Pirates finalize Jose Tabata’s six-year contract

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23-year-old Jose Tabata is under control through 2019 after officially signing a long-term extension with the Pirates on Sunday.  MLB.com’s Jennifer Langosch has the dollar amounts:

Signing bonus: $1 million
2011: $500,000
2012: $750,000
2013: $1 million
2014: $3 million
2015: $4 million
2016: $4.5 million
2017: $6.5 million club option
2018: $7.5 million club option
2019: $8.5 million club option

It’s technically a six-year contract, though since 2011 is included in the six years, it’s really a five-year deal.  However, the Pirates will have themselves quite a bargain for the next eight years if Tabata follows a rather typical development curve.  Tabata is guaranteed $14.75 million, which includes a $250,000 buyout if the 2017 option isn’t exercised.  That 2017 season would have been his first year of free agency.

Even if Tabata turns out to be just an average regular, he certainly would have made more than $14.75 million through the end of hs arbitration years.  And given that he just turned 23 earlier this month, he’s a ways away from what should be his prime years.

The Pirates have an ulterior motive here, too; by signing Tabata and hopefully Neil Walker as well in the near future, they’re trying to make themselves more attractive in extension talks with Andrew McCutchen.  McCutchen, who will be eligible for arbitration after the 2012 season and for free agency after 2015, will cost considerably more to lock up, but the Pirates seem to be making every effort to get it done.  While McCutchen might already be dreaming of Carl Crawford money when he does hit free agency, given how far away it is and how much could happen before then, he should consider taking the sure $50 million-$60 million, even though it will mean giving up a couple of seasons of free agency.

Report: Mets ownership backs Terry Collins

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The Mets entered Sunday night’s game against the Pirates with a disappointing 20-27 record. While the club has dealt with a litany of injuries, manager Terry Collins has also drawn criticism for in-game decision-making, particularly regarding his decision-making.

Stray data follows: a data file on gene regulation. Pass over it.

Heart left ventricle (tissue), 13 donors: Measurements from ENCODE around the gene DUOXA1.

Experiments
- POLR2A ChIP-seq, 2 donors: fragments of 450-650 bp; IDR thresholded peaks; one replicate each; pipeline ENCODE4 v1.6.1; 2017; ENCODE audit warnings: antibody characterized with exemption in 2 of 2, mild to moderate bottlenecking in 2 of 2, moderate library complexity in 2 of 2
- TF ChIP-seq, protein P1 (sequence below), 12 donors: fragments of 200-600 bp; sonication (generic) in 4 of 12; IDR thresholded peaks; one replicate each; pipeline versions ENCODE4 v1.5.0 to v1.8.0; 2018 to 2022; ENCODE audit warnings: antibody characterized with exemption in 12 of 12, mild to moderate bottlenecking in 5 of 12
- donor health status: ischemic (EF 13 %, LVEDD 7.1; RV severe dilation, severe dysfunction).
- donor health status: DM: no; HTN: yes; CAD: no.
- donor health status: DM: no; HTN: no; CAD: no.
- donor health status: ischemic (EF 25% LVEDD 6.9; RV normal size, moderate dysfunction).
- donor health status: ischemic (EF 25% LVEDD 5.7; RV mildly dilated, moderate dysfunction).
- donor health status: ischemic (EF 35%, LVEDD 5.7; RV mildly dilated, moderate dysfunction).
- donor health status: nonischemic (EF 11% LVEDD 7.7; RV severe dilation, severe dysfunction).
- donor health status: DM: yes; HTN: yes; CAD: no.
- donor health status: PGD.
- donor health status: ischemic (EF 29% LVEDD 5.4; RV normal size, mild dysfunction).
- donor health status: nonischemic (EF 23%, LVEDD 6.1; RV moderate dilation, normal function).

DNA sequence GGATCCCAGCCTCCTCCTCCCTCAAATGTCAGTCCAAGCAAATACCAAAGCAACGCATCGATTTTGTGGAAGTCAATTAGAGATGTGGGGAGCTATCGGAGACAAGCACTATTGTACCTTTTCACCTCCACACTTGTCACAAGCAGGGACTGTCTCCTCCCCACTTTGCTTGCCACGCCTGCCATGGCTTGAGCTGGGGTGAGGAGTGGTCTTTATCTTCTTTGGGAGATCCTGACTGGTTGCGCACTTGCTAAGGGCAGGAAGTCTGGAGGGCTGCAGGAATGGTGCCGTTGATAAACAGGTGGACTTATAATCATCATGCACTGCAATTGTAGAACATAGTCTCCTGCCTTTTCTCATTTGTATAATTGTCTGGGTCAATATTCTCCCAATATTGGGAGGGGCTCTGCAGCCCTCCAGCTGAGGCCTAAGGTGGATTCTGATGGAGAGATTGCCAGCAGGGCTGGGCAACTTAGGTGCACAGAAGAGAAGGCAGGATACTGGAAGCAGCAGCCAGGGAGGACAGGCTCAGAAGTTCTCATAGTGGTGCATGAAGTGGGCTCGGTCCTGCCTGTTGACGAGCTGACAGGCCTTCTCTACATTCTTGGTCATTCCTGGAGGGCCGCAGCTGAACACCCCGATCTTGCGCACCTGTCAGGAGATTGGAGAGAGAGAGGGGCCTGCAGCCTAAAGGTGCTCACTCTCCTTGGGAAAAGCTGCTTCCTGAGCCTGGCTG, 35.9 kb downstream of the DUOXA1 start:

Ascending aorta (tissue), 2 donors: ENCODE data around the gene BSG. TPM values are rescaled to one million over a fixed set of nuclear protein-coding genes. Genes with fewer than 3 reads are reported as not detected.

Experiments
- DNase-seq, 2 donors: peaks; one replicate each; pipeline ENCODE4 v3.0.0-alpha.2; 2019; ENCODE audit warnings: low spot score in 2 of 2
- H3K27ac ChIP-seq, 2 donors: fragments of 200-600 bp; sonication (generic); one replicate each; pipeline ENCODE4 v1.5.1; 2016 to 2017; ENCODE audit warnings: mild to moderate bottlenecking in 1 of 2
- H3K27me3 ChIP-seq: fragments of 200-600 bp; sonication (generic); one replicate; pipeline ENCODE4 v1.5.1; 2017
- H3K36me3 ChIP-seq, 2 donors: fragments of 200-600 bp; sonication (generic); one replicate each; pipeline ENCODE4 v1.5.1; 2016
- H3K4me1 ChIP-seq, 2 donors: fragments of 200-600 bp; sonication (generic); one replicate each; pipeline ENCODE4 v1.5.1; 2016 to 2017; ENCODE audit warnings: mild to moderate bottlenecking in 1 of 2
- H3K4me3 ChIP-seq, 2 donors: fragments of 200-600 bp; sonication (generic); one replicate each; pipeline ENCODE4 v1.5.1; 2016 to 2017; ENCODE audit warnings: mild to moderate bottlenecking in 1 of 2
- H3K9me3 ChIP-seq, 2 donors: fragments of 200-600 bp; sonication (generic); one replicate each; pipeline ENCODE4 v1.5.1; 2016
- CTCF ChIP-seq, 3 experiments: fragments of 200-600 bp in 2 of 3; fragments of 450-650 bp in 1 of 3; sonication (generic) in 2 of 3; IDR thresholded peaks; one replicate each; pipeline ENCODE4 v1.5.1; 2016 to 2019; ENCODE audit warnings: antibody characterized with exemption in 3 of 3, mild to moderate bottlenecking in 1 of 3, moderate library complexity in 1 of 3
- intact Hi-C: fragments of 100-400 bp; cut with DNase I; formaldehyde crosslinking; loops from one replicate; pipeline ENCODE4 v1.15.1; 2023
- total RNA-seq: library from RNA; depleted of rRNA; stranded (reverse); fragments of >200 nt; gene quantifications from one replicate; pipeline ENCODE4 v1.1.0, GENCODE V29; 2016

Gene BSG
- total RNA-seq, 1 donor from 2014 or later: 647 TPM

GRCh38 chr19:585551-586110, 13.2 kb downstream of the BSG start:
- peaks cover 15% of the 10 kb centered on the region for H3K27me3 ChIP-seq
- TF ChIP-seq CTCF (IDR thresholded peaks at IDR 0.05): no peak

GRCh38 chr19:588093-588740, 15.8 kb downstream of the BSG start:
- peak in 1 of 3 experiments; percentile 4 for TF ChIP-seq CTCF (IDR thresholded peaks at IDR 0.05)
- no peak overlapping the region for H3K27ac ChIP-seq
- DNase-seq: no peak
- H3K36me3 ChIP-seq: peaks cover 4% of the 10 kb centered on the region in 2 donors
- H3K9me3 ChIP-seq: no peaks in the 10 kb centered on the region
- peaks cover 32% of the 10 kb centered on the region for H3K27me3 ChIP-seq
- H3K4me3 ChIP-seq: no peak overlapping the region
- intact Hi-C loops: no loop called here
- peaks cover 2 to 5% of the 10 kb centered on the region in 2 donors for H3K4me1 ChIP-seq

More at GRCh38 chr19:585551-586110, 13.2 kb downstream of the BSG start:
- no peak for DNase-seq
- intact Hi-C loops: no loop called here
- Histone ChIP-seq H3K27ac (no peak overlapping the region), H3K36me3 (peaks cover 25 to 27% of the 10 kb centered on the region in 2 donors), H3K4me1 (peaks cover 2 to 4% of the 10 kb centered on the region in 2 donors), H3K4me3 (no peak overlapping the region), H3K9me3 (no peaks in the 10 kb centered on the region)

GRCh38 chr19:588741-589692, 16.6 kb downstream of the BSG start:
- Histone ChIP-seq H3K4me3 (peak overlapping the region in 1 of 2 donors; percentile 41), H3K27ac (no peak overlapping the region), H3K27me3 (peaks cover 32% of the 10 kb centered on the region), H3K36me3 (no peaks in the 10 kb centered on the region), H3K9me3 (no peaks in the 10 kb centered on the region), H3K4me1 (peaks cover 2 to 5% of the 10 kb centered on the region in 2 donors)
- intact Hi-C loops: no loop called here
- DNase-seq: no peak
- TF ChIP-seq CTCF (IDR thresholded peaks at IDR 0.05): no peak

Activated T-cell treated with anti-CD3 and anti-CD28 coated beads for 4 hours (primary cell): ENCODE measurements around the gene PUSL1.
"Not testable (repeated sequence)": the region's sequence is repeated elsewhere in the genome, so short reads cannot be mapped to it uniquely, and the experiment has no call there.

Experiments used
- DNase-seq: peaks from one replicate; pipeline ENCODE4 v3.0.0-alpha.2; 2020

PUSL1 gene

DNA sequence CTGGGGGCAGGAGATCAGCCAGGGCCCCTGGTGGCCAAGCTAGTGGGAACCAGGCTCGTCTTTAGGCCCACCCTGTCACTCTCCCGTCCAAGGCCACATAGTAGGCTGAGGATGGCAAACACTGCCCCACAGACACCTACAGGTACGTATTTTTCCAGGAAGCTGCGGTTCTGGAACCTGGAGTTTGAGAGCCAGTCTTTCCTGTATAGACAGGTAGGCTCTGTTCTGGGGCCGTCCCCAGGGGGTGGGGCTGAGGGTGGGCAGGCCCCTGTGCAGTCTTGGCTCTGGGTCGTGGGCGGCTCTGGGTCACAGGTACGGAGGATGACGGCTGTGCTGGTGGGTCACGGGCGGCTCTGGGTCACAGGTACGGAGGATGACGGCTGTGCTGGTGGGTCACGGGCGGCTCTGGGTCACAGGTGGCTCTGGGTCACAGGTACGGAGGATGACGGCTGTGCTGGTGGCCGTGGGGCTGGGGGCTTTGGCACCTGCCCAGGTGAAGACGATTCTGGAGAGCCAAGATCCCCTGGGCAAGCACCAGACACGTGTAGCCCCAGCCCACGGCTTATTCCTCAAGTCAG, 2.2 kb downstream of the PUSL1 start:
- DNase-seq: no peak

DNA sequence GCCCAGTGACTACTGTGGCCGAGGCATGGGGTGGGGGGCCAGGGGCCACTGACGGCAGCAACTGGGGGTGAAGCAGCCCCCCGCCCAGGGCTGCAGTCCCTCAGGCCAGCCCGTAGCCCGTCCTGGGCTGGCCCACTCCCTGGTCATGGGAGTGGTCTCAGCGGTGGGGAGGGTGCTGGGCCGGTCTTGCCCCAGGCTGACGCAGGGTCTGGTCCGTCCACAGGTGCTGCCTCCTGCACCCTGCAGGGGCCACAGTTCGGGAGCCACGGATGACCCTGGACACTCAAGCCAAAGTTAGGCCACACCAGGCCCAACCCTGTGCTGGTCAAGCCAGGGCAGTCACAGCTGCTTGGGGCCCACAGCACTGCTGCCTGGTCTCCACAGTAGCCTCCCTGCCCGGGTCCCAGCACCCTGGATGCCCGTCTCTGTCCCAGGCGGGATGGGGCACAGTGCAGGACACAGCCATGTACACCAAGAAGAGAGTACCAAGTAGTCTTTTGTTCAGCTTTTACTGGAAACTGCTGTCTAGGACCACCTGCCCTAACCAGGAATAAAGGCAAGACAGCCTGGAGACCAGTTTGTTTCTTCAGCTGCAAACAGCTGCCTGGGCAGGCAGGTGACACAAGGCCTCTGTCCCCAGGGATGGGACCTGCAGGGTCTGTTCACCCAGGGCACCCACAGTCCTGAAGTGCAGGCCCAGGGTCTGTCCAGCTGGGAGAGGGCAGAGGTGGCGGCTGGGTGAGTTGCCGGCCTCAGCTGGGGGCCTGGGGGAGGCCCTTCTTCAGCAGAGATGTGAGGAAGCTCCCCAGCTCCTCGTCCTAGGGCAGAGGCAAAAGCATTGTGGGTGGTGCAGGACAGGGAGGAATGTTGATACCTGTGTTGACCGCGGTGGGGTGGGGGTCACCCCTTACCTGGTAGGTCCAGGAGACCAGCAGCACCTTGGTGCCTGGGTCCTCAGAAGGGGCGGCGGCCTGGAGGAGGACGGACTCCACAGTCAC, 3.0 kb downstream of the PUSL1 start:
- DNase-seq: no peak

Owner Fred Wilpon is still Collins’ strongest supporter, however, Newsday’s Marc Carig reports. As a result, the team is unlikely to make a managerial change anytime soon. If the Mets continue to struggle, though, ownership may feel pressured to make a change.

Collins became the longest-tenured manager in Mets history last week. Collins managed the Mets to a 77-85 record in 2011 and has overall helped the club go 501-518, winning the NL Pennant in 2015. He is not signed to a contract beyond this season.

Joe Mauer becomes first Twin to reach base seven times in a game since Rod Carew

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Twins first baseman Joe Mauer had a game for the record books on Sunday against the Rays. He finished 4-for-5 with an RBI double, a solo home run, two singles, and three walks in eight plate appearances. Unfortunately for him, the Twins still lost 8-6 in 15 innings.

ESPN’s Stats & Info notes that Mauer is the first Twin to reach base seven times in one game since Rod Carew in 1972 against the Brewers. The last player to reach base seven times in one game (without the aid of an error) was Giants shortstop Brandon Crawford on August 8 last season against the Marlins. The feat has only been accomplished seven times this decade, so about once a year.

After Sunday’s game, Mauer is batting .283/.363/.408 with three home runs, 18 RBI, and 23 runs scored in 171 plate appearances. Not too shabby.